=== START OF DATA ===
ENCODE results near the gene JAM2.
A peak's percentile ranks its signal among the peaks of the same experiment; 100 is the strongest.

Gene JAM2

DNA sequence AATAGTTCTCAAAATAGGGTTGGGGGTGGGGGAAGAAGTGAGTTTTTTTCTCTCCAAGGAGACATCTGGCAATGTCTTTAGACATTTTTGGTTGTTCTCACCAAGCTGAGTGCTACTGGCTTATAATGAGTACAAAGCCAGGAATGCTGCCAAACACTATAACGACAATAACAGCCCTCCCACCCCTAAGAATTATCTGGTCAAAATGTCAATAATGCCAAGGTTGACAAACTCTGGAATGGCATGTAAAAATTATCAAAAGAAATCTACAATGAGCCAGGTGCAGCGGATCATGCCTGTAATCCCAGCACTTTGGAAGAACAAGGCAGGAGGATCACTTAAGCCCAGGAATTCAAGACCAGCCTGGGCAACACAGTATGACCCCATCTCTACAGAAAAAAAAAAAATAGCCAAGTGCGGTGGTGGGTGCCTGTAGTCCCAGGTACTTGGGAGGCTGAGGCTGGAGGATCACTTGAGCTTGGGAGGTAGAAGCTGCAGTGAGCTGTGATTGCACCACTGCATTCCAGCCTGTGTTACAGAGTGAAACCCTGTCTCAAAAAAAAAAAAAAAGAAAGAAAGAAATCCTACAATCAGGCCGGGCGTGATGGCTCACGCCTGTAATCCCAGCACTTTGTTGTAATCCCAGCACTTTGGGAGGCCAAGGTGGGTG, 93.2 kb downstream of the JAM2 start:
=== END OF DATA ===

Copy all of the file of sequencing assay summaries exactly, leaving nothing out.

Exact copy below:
ENCODE results near the gene JAM2.
A peak's percentile ranks its signal among the peaks of the same experiment; 100 is the strongest.

Gene JAM2

DNA sequence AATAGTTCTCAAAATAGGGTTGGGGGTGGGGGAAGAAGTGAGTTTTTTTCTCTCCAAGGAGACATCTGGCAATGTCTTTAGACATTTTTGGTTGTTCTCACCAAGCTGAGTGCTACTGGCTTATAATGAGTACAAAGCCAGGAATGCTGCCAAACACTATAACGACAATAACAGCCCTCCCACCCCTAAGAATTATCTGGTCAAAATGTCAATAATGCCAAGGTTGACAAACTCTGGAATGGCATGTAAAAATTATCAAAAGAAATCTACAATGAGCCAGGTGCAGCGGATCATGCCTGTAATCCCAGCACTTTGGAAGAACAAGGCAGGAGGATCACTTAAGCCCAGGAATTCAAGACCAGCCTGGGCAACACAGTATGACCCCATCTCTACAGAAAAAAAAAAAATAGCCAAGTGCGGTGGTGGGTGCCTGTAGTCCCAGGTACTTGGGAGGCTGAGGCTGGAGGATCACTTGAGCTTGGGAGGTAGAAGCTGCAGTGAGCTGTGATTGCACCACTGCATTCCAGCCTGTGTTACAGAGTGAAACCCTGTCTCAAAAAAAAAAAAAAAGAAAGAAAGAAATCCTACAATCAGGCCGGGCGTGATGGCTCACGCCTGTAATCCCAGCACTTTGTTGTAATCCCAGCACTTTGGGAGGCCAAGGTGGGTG, 93.2 kb downstream of the JAM2 start: